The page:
Yann benefits from mentorship from one of the key innovators of many of these techniques, itinerant winemaker and renowned Jules Chauvet-acolyte Jacques Néauport, who began discreetly returning to Beaujolais in 2012 after having apparently been unofficially banished for something like a decade, following a dispute with Marcel Lapierre that was left unresolved at the time of the latter's death 2010. There remains a durable local ómerta regarding the details. I gather Néauport remains persona non grata in the eyes of many of the region's great winemakers, but these same winemakers, interestingly, remain very neutral on the subject of Néauport providing counsel to the region's younger vignerons. Néauport flits around rather widely, though by all accounts his relationships with other recently-installed winemakers don't approach the mind-meld he maintains with Yann Bertrand.

Yann applying the biodynamic preparation 500 to the "Cuvée du Chaos" vines.

Yann hopes eventually to convert all 7,5ha of his vines to biodynamic agriculture, while simultaneously applying the harvesting and vinification techniques of "Cuvée du Chaos" and "Biodynamite" more fully to the rest of his family's range, which includes Morgons and Fleuries in two other ranges, the old-vine "Coup de Foudre" wines, and young vine Morgon and Fleurie entitled "Coup de Canon" and "Coup de Folie," respectively. (And, I might add, confusingly. His entire range would be improved by ditching the "Coup de -" fantasy names, and finding less goofy ones for the biodynamic cuvées.) Already the second bottling of the Fleurie "Coup de Foudre," which saw no sulfur addition at bottling, shows an impressive flintiness beside its lucent fruit.

Bertrand has particularly high hopes for the "Coup de Foudre" Morgon, kissing his fingers when he speaks of the 60-year-old vines from which it derives.

Old vine Morgon, with many vines missing. 

"The 'Cuvée de Chaos' and the 'Biodynamite' were the first parcels where I tried biodynamics. Before the vines were totally imbalanced. They didn’t really work," he explains. "But the 'Coup de Foudre' parcel is balanced from the beginning. If I manage to pull off [cool-carbonic vinification] on this, I’m persuaded we’ll make some really great bottles."

"It’s what I tried to do this year," he says, adding, "Unfortunately it wasn’t the destiny in fermentation."

Yann was obliged to pre-filter during fermentation this year due to the appearance of brettonamyces in his tanks, a result of a perfect storm of bad circumstances. A cyclical nitrogen deficit in the grapes, plus the elevated alcohol levels of the vintage, hindered the growth of positive yeasts, while the vintage's thick grape-skins and lack of juice impeded physical intervention in the tanks. The bret wasn't apparent on tasting, but he confirmed it under a microscope.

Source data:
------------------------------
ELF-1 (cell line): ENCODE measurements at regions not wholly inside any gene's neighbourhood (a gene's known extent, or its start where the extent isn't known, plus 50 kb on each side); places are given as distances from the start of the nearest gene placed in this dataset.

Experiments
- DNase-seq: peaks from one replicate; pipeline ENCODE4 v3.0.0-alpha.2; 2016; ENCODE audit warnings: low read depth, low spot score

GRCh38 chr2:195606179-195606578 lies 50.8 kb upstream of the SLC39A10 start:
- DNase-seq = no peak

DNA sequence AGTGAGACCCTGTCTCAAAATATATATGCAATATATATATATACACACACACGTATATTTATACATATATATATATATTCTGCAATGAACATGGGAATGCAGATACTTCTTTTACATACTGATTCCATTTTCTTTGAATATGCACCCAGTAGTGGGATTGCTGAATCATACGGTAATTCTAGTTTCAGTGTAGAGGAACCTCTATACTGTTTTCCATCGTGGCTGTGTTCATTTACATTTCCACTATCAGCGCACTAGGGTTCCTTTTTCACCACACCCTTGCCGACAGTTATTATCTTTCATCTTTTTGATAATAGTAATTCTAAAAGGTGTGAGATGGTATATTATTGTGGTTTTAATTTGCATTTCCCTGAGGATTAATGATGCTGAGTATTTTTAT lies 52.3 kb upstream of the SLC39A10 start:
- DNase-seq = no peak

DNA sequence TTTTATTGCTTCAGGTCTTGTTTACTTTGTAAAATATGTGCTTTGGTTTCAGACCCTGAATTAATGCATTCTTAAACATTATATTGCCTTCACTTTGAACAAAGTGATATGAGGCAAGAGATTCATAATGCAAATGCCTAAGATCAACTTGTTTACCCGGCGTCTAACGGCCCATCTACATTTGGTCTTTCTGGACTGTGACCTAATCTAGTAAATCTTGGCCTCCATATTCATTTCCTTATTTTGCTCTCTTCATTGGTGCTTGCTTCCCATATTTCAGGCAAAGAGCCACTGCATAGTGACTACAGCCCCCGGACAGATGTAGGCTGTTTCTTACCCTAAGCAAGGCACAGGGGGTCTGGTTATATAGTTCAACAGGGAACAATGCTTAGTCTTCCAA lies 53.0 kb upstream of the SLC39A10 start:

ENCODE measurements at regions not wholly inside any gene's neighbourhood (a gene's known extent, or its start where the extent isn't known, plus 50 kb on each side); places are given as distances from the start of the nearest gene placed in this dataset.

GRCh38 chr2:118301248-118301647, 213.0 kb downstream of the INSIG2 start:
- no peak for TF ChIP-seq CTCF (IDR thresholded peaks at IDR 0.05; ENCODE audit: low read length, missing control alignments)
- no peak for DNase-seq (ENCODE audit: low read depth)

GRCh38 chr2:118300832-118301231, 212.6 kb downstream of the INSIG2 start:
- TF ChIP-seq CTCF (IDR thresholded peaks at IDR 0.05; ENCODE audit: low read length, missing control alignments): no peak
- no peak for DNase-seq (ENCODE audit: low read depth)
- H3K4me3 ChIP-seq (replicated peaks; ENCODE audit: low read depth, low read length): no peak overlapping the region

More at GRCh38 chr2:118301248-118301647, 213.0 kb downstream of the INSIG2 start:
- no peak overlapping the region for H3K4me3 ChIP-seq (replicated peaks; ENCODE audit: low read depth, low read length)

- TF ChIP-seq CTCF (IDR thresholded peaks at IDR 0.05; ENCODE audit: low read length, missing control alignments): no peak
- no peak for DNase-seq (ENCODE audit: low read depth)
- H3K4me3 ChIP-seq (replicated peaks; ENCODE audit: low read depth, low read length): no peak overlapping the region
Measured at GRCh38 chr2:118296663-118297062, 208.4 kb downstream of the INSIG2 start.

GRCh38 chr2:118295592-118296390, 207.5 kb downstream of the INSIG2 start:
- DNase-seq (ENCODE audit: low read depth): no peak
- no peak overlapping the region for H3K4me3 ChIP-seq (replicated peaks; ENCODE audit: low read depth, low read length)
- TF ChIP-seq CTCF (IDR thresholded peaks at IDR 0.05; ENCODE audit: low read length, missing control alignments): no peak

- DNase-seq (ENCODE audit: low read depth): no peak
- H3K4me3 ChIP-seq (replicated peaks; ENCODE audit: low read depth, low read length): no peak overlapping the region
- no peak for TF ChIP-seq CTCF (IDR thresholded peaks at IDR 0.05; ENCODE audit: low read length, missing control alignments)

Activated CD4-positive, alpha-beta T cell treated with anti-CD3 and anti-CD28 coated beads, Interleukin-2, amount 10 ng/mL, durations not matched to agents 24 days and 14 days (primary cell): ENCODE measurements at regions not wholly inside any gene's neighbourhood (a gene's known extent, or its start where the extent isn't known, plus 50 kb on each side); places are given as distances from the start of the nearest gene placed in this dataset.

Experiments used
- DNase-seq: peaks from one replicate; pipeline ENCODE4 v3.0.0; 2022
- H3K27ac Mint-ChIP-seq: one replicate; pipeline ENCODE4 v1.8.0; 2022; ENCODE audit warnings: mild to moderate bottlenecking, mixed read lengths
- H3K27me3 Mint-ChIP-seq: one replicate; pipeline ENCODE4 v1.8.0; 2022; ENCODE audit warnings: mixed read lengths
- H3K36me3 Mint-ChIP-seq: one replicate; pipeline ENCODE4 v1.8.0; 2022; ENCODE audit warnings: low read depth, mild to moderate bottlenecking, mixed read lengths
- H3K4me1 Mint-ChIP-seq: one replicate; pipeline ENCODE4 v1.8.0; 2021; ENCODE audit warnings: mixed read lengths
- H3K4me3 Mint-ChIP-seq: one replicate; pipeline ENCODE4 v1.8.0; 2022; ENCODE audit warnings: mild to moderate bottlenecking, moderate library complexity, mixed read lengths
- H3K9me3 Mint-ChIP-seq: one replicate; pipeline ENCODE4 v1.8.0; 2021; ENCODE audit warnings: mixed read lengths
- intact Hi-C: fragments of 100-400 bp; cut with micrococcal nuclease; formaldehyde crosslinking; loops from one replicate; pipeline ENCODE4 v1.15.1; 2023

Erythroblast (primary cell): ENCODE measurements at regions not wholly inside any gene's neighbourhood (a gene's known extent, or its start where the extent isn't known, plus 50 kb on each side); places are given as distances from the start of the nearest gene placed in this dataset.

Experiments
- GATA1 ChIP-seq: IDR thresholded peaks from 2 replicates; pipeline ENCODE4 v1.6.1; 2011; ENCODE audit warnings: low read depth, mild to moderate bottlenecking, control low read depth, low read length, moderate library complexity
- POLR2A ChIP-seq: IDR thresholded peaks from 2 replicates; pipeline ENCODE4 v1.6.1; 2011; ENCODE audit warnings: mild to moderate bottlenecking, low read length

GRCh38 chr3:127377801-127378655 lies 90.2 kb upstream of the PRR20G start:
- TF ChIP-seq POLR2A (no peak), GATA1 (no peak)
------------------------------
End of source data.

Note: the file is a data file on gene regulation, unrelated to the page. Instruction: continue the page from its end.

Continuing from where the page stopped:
"Even if it doesn’t smell in the wine, at a given moment it'll spoil. It can get through the winter, because it is cold and the bret rests. But you wait for the summer, and it grows, and if you bottle it then it’s uncontrollable. You find yourself with 10,000 bottles of bret."

His solution wasn't easy. He rang up his fellow vignerons and asked for transfusions of their lees to re-start fermentation in his tanks after filtration. Presumably instances like this are why it pays to be neighborly in the countryside. His friends pulled though for him.

"The filtration stopped the bret cleanly," he said in early November. "Then, since you start from a blank page, the lees gave it back the aromatics. Today it tastes good, I’m pretty happy."

Hell-raiser vintages like 2015 are the crucible through which guys like Yann suffer to become great winemakers. His wines will probably taste unusual in 2015. Then again, so will everyone else's, bret or no bret. What everyone is aiming for - what Yann, Guy, and Annick went to fanatical lengths to achieve - is an unusual kind of excellence.

Yann Bertrand / Les Bertrands
Le Grand Pré
Tel: 04 74 69 81 96

Related Links:

Some nice photos of Yann and his family at the site of his US importer, Paris Wine Company.

Some focus on of Yann Bertrand in this 2015 Rue89 article about newly-installed winemakers in Beaujolais.

A brief 2014 post on the Yann and his "Cuvée du Chaos" at Le Du's Wine Blog.

Beaujolais, Autumn 2015:

Domaine Thillardon, Chénas
Sylvain Chanudet, Fleurie
Patrick "Jo" Cotton, Saint-Lager
Pierre Cotton, Odenas
L'Auberge du Col du Truges, Le Truges
Julie Balagny, Moulin-à-Vent
La Cuvée des Copines 2015
Beaujolais Harvests 2015

Beaujolais Bike Trip, Summer 2015:

Georges Descombes, Vermont
Jean-Paul Thévenet, Pizay
Jules Métras, Fleurie
Rémi et Laurence Dufaitre, Saint-Etienne-des-Ouillières
Jean-Claude Lapalu, Saint-Etienne-La-Varenne
Benoit Camus, Ville-sur-Jarnioux

Beaujolais Bike Trip, Summer 2011:

Karim Vionnet, Villié-Morgon
Café de la Bascule, Fleurie
Isabelle et Bruno Perraud, Vauxrenard
Le Coq à Juliènas, Juliènas
L'Atelier du Cuisiner, Villié-Morgon